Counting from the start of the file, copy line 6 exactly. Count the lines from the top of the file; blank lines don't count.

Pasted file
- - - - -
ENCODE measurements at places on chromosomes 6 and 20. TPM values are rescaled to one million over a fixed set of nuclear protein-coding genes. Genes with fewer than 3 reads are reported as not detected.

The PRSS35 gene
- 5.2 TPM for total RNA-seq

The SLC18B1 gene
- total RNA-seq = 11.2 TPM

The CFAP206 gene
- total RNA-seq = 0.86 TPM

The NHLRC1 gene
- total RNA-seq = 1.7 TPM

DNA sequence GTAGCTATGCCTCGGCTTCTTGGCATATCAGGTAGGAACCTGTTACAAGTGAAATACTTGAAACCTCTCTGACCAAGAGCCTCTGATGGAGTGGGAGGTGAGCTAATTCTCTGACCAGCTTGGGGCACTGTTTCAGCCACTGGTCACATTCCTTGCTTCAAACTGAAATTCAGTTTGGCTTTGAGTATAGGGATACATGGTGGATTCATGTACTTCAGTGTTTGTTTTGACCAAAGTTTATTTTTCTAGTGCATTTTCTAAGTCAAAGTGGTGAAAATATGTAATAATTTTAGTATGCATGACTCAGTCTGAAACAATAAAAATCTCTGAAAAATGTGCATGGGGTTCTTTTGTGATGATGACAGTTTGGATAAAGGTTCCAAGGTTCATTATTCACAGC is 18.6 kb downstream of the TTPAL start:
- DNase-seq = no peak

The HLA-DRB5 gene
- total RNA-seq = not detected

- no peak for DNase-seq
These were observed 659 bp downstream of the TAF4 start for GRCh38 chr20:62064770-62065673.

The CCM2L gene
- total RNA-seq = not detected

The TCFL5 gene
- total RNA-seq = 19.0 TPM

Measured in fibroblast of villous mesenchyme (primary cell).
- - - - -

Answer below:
The CFAP206 gene